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Business Interruption Insurance Claims - The Court Gives a Boost to Business

24 September 2020

Many businesses making claims under business interruption insurance policies for losses resulting from business closures, due to the Covid pandemic and restrictions imposed by the Government, suffered a rejection of such claims by many of the insurance companies. Although the insurance companies would base those rejections on interpretations of the wording of the specific policy and the facts on which a claim was based, it was apparent that a number of common grounds were being used by the insurance industry to reject claims.

The scale of the claim rejections and the huge losses suffered by businesses from the start of lockdown at the end of March 2020, caused the regulator of the insurers, the Financial Conduct Authority, to bring a test case before the court to seek clarification on a number of points of principle arising from the wording of specimen policies which insurance companies had cited when rejecting claims [1].  Judgment in the case was handed down by the court on 15 September 2020 and it gave hope to businesses that they may have better prospects of challenging decisions of insurance companies to reject business interruption insurance claims.

The judgment of 580 paragraph will no doubt keep lawyers interested in the subject for some time to come, and it is almost inevitable that there will be technical points still to be analysed, such as the nature of the evidence that will be required to prove the existence of Covid infection impacting the particular business claiming under the terms of any policy, but for businesses there are two points of principle which should cause them to reconsider any claim rejection from and insurance company seek advice on the prospects of challenging the rejection.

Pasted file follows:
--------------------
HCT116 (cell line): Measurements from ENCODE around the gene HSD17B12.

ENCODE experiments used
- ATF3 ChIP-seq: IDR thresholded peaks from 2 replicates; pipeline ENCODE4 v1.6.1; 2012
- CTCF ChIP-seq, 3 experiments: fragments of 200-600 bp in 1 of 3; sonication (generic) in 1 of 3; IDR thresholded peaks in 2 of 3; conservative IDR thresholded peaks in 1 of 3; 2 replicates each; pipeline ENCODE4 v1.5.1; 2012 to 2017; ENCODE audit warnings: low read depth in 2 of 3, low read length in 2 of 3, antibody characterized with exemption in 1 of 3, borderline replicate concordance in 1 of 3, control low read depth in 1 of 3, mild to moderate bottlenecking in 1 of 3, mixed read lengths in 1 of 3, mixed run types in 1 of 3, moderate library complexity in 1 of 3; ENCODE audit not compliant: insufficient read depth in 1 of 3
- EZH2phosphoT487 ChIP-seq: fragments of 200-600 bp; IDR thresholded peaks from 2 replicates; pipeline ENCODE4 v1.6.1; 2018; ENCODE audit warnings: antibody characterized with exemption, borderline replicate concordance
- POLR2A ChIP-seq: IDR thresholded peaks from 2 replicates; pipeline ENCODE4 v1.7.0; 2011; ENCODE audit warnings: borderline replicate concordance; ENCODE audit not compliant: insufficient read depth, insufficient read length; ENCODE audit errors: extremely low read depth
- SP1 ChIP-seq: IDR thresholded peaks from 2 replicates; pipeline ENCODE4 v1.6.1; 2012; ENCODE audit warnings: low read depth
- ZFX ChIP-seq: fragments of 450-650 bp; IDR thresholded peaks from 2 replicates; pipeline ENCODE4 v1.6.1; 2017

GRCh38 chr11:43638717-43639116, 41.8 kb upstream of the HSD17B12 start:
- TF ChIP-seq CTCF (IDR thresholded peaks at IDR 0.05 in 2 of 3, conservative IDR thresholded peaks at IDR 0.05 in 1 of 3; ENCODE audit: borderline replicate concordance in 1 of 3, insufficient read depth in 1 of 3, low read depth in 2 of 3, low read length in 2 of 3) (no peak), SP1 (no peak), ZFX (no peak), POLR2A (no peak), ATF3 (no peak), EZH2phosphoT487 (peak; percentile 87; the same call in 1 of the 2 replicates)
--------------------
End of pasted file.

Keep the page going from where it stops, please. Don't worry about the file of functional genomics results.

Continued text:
What caused the business to close and suffer losses?

Based on the wording of the policy, insurance companies have been running two contradictory arguments as to why losses suffered by businesses were not covered by a particular policy:

  1. the businesses premises were closed (and losses suffered) because of Government imposed restrictions – not the Covid pandemic; and
  2. the businesses premises were closed (and losses suffered) because of the pandemic – not the Government imposed restrictions.

These arguments were essentially based on insurance companies taking a very narrow interpretation of the wording of the insurance policy and arguing that the closure of the business premises was caused by whichever of the two ‘events’ was not covered by the policy. 

The court, quite sensibly, has found that to be a far too simplistic approach.  The court has said that where the risk insured against was the prevention of access to business premises, that was something which involved three inter-connected elements:

  1. prevention or hindrance of access to or use of the premises;
  2. by any action of government;
  3. due to an emergency which could endanger human life.

For a business to be able to claim under business interruption insurance policy, that composite risk must have caused the interruption or interference with the business.